Your employer may require the certification to address your ability to perform the essential functions of your job. In the event that reasonable job safety concerns exist, an employer can require a fitness-for-duty certification before you may return to work when you take intermittent leave.

Your employer is not allowed to use your FMLA leave against you.  The employer cannot write you up for poor attendance, give you poor performance evaluations for excessive absenteeism or for failing to perform while you were on leave, demote you or fire you for taking leave.

Our New York Employment Lawyers handle FMLA and related cases from start to finish.  If you have any questions, please contact us.  All e-mails are answered by an attorney within 24 hours.

Family and Medical Leave Act

If covered by the Family and Medical Leave Act (FMLA), an employee is entitled to twelve weeks of unpaid leave for any of the following reasons:

  • serious health condition of a spouse, child or parent;
  • employee’s own serious health condition; or
  • birth, adoption or foster care of a child.

To be eligible for the FMLA, the employer must employ at least fifty (50) people, and the employee must have been employed by the employer for the past twelve months and worked at least 1,250 hours within the past twelve months. 

It is legal for an employer to require that employees use up vacation/personal/sick time as part of the 12 weeks of leave.  However, once the employee returns from leave, he or she must be returned to his or her prior position or an equivalent position.

It is illegal for your employer to interfere with your right to take FMLA leave, to force you to work during your leave, or to retaliate against you for taking FMLA leave.

If you have any questions about your right to medical leave in New York, New Jersey or Ohio, or the Family and Medical Leave Act in general, please contact us for a free initial consultation.

FMLA Notice -- What is Enough?

How much notice is enough under the FMLA? In Lichtenstein v. University of Pittsburgh Medical Center, plaintiff Jamie Lichtenstein was employed as a psychiatric technician with a spotty attendance record.  While Lichtenstein was on notice of her attendance issues, she called her supervisor prior to a scheduled shift and stated:

“Currently in the emergency room . . . my mother had been brought into the hospital via ambulance, and I am unable to work today.”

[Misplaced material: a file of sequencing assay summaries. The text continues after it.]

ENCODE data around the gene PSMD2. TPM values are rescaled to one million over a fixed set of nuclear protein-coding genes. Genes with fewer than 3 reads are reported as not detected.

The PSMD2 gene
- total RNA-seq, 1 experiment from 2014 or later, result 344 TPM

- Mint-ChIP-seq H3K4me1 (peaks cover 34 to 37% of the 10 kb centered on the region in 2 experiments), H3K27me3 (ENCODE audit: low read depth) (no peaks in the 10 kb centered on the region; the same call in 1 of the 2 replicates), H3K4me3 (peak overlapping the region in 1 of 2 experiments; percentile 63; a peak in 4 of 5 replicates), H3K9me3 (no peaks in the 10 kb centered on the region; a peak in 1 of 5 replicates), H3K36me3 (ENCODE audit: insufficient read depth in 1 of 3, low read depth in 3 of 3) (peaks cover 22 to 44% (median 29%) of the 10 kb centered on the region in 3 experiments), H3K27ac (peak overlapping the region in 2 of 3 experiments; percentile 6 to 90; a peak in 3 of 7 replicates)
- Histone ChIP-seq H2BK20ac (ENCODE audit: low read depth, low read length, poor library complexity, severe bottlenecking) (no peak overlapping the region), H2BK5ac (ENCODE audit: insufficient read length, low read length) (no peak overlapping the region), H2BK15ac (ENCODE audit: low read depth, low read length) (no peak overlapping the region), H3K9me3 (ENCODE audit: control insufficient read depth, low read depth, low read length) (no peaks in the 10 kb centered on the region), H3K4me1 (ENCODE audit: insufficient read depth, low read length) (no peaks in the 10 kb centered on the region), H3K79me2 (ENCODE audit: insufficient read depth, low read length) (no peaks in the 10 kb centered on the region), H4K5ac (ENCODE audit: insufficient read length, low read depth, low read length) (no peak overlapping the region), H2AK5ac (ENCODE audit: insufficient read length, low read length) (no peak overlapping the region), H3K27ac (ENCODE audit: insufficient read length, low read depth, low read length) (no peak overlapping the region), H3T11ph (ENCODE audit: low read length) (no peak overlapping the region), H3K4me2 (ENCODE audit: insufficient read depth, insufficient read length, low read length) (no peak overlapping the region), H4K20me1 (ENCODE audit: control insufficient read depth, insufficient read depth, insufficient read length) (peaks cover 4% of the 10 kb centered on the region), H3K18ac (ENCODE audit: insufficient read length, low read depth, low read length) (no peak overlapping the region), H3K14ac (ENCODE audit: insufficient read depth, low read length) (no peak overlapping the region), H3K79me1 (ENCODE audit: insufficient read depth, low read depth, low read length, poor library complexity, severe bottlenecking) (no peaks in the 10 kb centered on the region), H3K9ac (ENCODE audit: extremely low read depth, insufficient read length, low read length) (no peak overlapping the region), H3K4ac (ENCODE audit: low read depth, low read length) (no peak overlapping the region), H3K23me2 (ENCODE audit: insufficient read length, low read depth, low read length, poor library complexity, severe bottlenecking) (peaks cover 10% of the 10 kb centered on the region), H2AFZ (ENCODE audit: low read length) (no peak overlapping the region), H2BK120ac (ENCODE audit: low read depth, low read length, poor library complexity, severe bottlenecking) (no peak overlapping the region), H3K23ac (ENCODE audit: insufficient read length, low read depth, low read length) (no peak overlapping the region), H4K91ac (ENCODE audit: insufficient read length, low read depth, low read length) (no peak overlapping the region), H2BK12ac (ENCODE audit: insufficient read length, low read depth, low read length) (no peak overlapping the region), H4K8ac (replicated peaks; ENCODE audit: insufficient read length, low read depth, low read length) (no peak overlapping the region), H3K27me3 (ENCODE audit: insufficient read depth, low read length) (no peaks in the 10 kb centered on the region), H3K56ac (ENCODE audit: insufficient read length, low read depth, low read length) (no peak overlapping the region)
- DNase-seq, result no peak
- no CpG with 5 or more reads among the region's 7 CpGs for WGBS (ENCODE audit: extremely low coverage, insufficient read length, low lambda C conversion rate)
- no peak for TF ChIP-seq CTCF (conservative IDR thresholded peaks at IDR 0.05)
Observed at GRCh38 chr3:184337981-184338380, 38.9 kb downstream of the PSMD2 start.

The supervisor taking the call simply noted in the attendance log, "sick mom."  Four days later, Lichtenstein’s employment was terminated.

Interestingly, the Court found that by notifying the employer that her mother was in the emergency room, Lichtenstein did not provide enough information for her employer to conclude that she needed leave under the FMLA.

Nevertheless, the Court also held that the employee had given the employer enough information to conclude that the FMLA may be in play.  As a result, the employer had an obligation to conduct a further inquiry to determine whether FMLA leave was necessary.  Because it did not, and because it shortly thereafter terminated the employee, it raised an inference that the employer took the action so as to interfere with Lichtenstein's FMLA rights.

The Lichtenstein case follows a growing line of cases that seems to put the onus on employers to ask the questions necessary to determine whether the FMLA is applicable.  Surely the lesson for employers is that they have to keep in touch with employees to communicate the timing and duration of his or her absence.  Employees are not required to specifically state "FMLA" as a reason for their absence.  Rather, the FMLA puts the responsibility on employers to decide whether FMLA is in play, and to inquire further if there is any ambiguity in the leave request.  When there is doubt, ask the questions.  And if you need help, contact us.